A NOTE FROM GLOBALGIVING:
This is the second in a series of snapshots about project leader Matt Paneitz and his organization Long Way Home.
Thank you for your continued support of Matt and his tireless dedication to providing education beyond 8th grade to 50 Maya children in rural Guatemala. We ask you to contribute again today! Feel free to tell your friends about Matt and his incredible work!
Our House, In the Middle of Our Street
Long Way Home staff members Liz and Adam Howland custom wheels to keep them dry and safe in the Guatemala Highlands. After seven months of hard work, Liz, Adam, and Matt completed the construction of a round tire house built using discarded car tires, plastic bottles, and soil-filled burlap bags.
The house largely consists of 250 rubber tires packed full with the dirt from old adobe mud bricks. For under $2,000 Matt and his team were able to safely use roughly 64,000 pounds of garbage as building material in this prototype test structure, which is 13 feet in diameter. Although Liz and Adam are a “long way” from home, they live comfortably and affordably in their ecologically-friendly abode.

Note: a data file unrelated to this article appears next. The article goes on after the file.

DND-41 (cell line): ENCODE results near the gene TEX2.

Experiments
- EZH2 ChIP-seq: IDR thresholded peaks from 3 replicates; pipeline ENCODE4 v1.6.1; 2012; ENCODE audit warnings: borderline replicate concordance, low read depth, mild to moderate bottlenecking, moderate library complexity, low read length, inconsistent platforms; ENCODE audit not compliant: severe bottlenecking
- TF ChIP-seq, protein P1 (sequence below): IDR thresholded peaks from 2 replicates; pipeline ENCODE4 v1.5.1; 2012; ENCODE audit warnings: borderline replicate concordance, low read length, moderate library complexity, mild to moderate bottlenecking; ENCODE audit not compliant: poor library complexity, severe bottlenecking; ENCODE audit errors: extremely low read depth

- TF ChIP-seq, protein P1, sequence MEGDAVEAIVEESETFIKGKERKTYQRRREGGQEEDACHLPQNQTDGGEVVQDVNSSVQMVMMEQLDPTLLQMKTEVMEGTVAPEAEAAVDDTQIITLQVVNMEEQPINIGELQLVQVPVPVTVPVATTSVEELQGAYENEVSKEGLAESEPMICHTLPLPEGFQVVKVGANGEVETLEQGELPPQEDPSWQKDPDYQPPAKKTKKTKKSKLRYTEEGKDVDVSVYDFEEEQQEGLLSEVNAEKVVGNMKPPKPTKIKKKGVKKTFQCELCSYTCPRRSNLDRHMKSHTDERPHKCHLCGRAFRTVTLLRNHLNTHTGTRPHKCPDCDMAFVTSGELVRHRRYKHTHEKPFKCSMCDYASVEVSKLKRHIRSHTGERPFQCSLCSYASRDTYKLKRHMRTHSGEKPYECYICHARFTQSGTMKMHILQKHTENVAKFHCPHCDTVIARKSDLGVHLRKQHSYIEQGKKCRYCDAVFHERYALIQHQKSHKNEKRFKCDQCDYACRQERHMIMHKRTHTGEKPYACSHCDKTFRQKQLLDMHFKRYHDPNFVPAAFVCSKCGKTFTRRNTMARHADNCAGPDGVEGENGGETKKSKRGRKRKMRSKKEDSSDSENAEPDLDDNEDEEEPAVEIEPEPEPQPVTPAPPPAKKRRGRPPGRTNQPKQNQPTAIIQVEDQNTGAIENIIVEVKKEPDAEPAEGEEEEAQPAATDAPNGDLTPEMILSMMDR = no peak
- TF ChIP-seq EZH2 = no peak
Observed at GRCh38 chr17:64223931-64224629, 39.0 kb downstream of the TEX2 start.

Why Did Matt Name It “Long Way Home”?
The name Long Way Home represents the daily journey of a rural Mayan farmer in Guatemala. Traditionally, the farmer leaves home at dawn to till the fields, his young children in tow to provide the additional labor more valuable to the family’s economic survival than their education. Quite often, a family of ten might bring home a daily income of $3, eating tortillas with salt as the nutritional mainstay. As the sun sets, children, parents, and grandparents are regularly seen carrying heavy loads of firewood tied to their backs as they return home from a long day of work in the fields. The firewood is quickly consumed preparing the food that will sustain the family as they repeat the routine the next day. Long Way Home strives to break the cycle of poverty by creating educational opportunities, cultivating civic interaction, and encouraging healthy lifestyles.
Interestingly, LWH was initially funded from firewood that was cut and sold as a fundraiser by volunteers in Oregon during 2004.
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